Calvin is a brilliant 17 year old who has procrastinated much too long on his final English and biology projects. Recently diagnosed with schizophrenia, he decides to undertake an epic pilgrimage across Lake Erie along with childhood friend Susie and the hallucination of a 10 foot tiger named Hobbes to convince Bill Watterson to write one more strip of Calvin & Hobbes. Thoughtful and heartfelt. (Submitted by Meghan W).
I listened to this book as an audiobook. The subtitle describes the book perfectly – it is both very funny and very sad. Lawson suffers from depression and various other mental and physical issues. The title comes from her deciding to be “furiously happy” and live life to the fullest during the times when she’s able. I found the funny and horrible to be mixed very well–a serious chapter about depression followed by something bizarre about taxidermy raccoons.
Lawson isn’t for everyone; she has a very odd sense of humour and a rather foul mouth and is very frank about depression. But if you enjoy quirky humour and live with depression yourself or in a loved one, this is a great listen. Lawson is a true advocate for mental illness and she provides a very real look at depression – I was particularly interested in her description of how people with mental illness just don’t have the same amount of energy as “normal” people (she calls it the “spoon theory”) and how it is not treated like a disease–sufferers are told to get over it or just be happy while we would never say such things to people with physical ailments. I laughed a lot and I really admire her philosophy of being furiously happy, I plan to try it myself! (Submitted by Gayle).
“Sue Klebold is the mother of Dylan Klebold, one of the two shooters at Columbine High School in 1999 who killed 13 people before ending their own lives, a tragedy that saddened and galvanized the nation. She has spent the last 15 years excavating every detail of her family life, and trying to understand the crucial intersection between mental health problems and violence. Instead of becoming paralyzed by her grief and remorse, she has become a passionate and effective agent working tirelessly to advance mental health awareness and intervention.” ~ Penguin Random House
Whew, I’m glad I’ve finished this book, though it has stayed with me for days, just as the Columbine tragedy did. Sue Klebold is a very brave woman who has salvaged what could have been a wasted life spent in despair and hopelessness. She has spent the years since the horror of April 1999 trying to deal with PTSD, while struggling through life with her remaining son and husband. She has devoted herself to understanding and promoting the necessity for researching brain health, and, without excusing him, tried to understand what happened to her son. (Submitted by SB).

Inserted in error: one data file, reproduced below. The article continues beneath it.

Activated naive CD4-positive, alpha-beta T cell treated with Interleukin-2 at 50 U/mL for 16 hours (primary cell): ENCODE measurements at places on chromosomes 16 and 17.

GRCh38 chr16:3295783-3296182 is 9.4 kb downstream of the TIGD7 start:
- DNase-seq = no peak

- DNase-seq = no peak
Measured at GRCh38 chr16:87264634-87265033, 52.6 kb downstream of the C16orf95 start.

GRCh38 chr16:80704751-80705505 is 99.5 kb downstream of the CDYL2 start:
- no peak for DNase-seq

Open Heart, Open Mind by Clara Hughes is quite the eye opener. It reveals the unique lifestyle of a professional athlete and the challenges that it entails. Realizing that for a physical-based career, the greatest challenges could well be mental and emotional. Clara lays out her experiences of being an international athlete very truthfully and carefully. I would recommend this book to anyone thinking of a career in sports! (Submitted by Jamie).
I laughed out loud and read aloud, relishing Kevin Spenst’s fantastic way with words. This is a book of poetry chronicling his upbringing in Surrey, delving into issues of religion, mental health, politics, culture, and the always interesting experience of growing up. I really enjoyed it. Kevin is a great speaker and I can’t wait to hear him share his poetry in person. (Submitted by Meghan).
Meet Kevin at Authors Among Us: Remembering the Past in Poetry and Prose at Guildford Library on Wed, Nov 4 at 6:30pm. Call 604-598-7374 to save your spot.
New Westminster author Bryan Clegg tells the story of four Vancouverites facing darkness in their lives. Orphaned as a child and isolated from his other family members, Alex faces thoughts of suicide and finds no joy in his job at a call centre. Melissa struggles to heal after a vicious sexual attack leaves her with physical and emotional wounds. Richard is a paramedic newly returned to work after a mistake he made resulted in the death of a young girl. Joel is trying to overcome an abusive childhood and drug addiction through the help of his wife and daughter. Eventually, the stories of these four strangers intertwine in surprising ways. Clegg manages to create a very readable narrative while conveying heavy themes. I really enjoyed reading this book. (Submitted by Meghan).
Meet Bryan at Authors Among Us-The Dark Side: The Craft of Writing about Death, Demons, and Despair at Guildford Library on Wed, Oct 7 from 6:30-8:30pm. Call 604-598-7366 to save your spot.